Zeroing in on the Essence: The Teacherpreneur

Being a Teacherpreneur sounds like something all teachers should be striving towards:

Pedagogically knowledgeable, technologically literate, striving for global connection and collaboration, developing a strong PLN, making a dent in the world of education, a community organiser, personalising learning, and someone who stays supremely focused on the learning experiences students are having.

Great stuff, of course. Lots of stuff, from many different educational sectors.

For a deeper look you can read more about teacherpreneurialisim in these articles:

Teacherpreneurs (by Caples, Casey, Cherian, Espejo-Vadillo) and Leadership for a Global Future (by Julie Lindsay).

Lets reflect for a second on the original meaning of the word, entrepreneur. Here are some snapshots from the Wikipedia article:

  • Entrepreneurs have a “pro-risk-taking attitude”
  • They “identify opportunities, evaluate them as viable, and then decide to exploit them”
  • They show “considerable initiative”
  • They invite in “creative destruction” and “dynamic disequilibrium”
  • An entrepreneur “assumes all the risk and reward of a given business venture”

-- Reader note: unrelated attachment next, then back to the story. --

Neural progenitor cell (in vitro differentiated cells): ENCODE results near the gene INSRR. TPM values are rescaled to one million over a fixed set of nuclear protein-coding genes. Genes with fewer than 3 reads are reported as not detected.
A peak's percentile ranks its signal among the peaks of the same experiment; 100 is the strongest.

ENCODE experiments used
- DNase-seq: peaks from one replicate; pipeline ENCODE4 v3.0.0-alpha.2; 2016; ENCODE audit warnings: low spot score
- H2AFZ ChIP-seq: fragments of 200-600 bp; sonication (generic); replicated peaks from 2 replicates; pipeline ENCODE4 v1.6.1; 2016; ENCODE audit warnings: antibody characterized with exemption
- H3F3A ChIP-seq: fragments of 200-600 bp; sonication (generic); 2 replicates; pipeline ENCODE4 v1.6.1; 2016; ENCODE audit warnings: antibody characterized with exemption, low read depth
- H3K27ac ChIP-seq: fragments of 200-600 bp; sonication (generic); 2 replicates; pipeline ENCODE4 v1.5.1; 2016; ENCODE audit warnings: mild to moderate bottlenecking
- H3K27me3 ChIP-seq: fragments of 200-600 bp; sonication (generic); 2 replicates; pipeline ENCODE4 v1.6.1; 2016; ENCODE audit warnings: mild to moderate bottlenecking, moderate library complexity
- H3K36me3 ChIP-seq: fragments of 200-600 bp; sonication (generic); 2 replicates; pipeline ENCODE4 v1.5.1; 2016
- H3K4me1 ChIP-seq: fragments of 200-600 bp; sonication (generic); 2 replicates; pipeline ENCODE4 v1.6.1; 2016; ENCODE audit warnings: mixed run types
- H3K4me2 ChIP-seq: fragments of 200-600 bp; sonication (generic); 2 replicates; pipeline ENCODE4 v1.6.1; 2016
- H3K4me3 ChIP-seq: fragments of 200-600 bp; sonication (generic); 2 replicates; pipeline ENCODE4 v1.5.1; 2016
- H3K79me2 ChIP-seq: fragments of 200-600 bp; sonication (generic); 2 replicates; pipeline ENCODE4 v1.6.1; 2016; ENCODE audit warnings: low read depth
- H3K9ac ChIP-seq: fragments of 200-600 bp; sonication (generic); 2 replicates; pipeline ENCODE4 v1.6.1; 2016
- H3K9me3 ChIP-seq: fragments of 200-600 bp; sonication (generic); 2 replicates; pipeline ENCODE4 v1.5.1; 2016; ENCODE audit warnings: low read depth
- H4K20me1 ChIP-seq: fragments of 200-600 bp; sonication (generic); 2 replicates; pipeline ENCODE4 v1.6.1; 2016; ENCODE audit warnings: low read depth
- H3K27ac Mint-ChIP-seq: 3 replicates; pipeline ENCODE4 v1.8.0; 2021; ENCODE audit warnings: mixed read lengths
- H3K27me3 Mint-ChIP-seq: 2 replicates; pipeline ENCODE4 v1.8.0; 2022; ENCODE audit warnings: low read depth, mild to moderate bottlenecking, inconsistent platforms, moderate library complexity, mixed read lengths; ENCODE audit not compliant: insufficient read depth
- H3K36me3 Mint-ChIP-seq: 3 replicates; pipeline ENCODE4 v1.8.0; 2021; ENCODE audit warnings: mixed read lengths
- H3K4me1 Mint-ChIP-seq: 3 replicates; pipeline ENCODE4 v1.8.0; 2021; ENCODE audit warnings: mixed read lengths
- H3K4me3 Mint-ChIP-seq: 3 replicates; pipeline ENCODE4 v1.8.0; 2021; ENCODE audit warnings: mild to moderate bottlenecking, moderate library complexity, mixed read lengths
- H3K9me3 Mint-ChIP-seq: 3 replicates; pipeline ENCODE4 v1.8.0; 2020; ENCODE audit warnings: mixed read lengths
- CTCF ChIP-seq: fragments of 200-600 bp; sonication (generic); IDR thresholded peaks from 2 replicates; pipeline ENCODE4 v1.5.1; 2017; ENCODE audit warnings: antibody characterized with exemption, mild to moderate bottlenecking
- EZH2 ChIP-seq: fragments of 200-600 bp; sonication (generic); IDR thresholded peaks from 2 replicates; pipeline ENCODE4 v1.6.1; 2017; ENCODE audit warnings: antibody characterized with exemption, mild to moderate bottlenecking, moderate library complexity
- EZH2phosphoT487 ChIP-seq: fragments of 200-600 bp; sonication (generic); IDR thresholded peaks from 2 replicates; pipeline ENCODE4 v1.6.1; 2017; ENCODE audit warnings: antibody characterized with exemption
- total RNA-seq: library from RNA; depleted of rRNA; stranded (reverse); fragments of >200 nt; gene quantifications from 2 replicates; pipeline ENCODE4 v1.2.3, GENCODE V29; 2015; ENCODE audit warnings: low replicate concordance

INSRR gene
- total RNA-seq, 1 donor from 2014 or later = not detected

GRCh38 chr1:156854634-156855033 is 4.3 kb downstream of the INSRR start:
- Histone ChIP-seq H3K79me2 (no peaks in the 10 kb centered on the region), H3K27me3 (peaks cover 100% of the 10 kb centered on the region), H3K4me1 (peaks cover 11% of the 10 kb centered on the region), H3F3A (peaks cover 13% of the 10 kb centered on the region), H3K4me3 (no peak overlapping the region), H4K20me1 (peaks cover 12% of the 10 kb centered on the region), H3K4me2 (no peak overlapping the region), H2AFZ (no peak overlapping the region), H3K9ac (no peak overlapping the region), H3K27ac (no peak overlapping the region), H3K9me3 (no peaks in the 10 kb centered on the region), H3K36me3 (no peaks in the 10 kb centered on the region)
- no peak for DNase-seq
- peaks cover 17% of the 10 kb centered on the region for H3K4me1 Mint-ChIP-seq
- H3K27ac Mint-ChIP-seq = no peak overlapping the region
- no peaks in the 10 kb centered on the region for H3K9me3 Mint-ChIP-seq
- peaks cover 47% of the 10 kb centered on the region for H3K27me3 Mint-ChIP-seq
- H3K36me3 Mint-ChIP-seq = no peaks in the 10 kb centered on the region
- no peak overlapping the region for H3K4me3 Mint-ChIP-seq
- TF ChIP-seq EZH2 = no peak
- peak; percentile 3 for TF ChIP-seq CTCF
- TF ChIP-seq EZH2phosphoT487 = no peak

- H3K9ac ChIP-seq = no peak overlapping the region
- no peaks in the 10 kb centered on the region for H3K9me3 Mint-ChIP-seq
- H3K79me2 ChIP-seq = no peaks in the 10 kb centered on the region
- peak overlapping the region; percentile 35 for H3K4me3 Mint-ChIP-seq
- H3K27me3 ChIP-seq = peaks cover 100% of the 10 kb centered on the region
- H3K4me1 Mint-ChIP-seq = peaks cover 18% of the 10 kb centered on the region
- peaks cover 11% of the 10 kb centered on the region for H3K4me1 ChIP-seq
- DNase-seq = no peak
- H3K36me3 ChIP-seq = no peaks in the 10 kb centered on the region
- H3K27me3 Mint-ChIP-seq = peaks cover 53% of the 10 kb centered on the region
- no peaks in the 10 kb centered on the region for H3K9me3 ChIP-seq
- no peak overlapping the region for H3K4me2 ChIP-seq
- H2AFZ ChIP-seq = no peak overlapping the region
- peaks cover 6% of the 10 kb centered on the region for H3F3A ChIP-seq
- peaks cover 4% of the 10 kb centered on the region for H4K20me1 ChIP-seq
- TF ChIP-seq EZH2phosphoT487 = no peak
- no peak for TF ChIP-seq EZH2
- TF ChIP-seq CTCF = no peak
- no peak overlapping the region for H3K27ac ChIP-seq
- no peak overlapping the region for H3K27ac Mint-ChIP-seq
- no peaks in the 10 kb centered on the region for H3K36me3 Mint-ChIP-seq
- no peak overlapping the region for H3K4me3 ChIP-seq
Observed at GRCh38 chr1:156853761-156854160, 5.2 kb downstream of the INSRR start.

Two points jump out at me from this. Entrepreneurs have a keen eye for spotting opportunities (and then acting on them), and they assume risk. Zeroing in on these two points, I believe, brings us to the essence of the term Teacherpreneur.

Lets drill down a bit further about how they might flow over into the world of education.

“Entrepreneurs have a keen eye for spotting opportunities (and then acting on them)”. This may be…

Teachers with open mindsets, who are curious, and question. Those who ask – why do we do it this way? So what, who cares? Those teachers who pounce on a teachable moment, who set up rich learning experiences from unexpected sources. Teachers who can empathise with their students, can locate what is blocking learning or comfort, and create ways to nullify these blocks. Teachers with hunches about what might work, and the gumption to try out small or big solutions. Those with an intuition, a sixth sense, highly attuned to the ebb and flow of student life.

The other point, “they take a risk that their ideas might fall flat”. This may be…

Teachers who speak up. Who are not comfortable with business as usual – who have a gentle “uneasiness” that they can and should be trying to innovate. Those who are brave enough to lead the way and try new things, sometimes against colleague, parental, and societal pressure. Those who are comfortable failing (and failing publicly), because they know they will learn something every time. Teachers who keep testing ideas, iterating, testing more, learning, getting feedback, and perfecting ideas. Those who are willing to be active, to take responsibility for enhancing the experience of “school” for their students.

Zeroing in on the essence of the term Teacherprenuer, I believe you find yourself at these points. A restless, active, and brave mindset, which you deploy in the pursuit of enhancing education.

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